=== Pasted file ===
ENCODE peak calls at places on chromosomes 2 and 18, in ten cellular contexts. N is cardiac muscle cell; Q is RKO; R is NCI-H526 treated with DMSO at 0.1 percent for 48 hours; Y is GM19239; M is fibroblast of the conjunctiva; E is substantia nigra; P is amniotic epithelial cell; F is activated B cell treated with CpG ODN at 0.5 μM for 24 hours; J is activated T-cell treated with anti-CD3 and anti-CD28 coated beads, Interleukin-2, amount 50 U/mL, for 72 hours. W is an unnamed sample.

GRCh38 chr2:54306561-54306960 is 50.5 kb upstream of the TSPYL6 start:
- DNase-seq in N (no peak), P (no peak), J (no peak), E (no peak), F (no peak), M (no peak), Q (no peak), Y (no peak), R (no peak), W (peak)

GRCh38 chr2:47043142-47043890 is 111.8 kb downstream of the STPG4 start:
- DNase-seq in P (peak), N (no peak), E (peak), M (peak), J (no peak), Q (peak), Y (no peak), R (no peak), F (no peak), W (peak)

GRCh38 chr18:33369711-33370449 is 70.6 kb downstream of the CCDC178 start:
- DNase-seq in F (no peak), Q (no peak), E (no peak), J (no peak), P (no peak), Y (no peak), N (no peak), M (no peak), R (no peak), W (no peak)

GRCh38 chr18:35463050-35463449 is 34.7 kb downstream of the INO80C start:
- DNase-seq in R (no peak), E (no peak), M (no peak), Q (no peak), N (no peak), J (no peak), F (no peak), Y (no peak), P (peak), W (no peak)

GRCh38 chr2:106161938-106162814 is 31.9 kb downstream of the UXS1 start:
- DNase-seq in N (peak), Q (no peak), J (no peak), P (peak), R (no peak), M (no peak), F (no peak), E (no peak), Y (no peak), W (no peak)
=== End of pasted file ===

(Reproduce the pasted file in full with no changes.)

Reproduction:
ENCODE peak calls at places on chromosomes 2 and 18, in ten cellular contexts. N is cardiac muscle cell; Q is RKO; R is NCI-H526 treated with DMSO at 0.1 percent for 48 hours; Y is GM19239; M is fibroblast of the conjunctiva; E is substantia nigra; P is amniotic epithelial cell; F is activated B cell treated with CpG ODN at 0.5 μM for 24 hours; J is activated T-cell treated with anti-CD3 and anti-CD28 coated beads, Interleukin-2, amount 50 U/mL, for 72 hours. W is an unnamed sample.

GRCh38 chr2:54306561-54306960 is 50.5 kb upstream of the TSPYL6 start:
- DNase-seq in N (no peak), P (no peak), J (no peak), E (no peak), F (no peak), M (no peak), Q (no peak), Y (no peak), R (no peak), W (peak)

GRCh38 chr2:47043142-47043890 is 111.8 kb downstream of the STPG4 start:
- DNase-seq in P (peak), N (no peak), E (peak), M (peak), J (no peak), Q (peak), Y (no peak), R (no peak), F (no peak), W (peak)

GRCh38 chr18:33369711-33370449 is 70.6 kb downstream of the CCDC178 start:
- DNase-seq in F (no peak), Q (no peak), E (no peak), J (no peak), P (no peak), Y (no peak), N (no peak), M (no peak), R (no peak), W (no peak)

GRCh38 chr18:35463050-35463449 is 34.7 kb downstream of the INO80C start:
- DNase-seq in R (no peak), E (no peak), M (no peak), Q (no peak), N (no peak), J (no peak), F (no peak), Y (no peak), P (peak), W (no peak)

GRCh38 chr2:106161938-106162814 is 31.9 kb downstream of the UXS1 start:
- DNase-seq in N (peak), Q (no peak), J (no peak), P (peak), R (no peak), M (no peak), F (no peak), E (no peak), Y (no peak), W (no peak)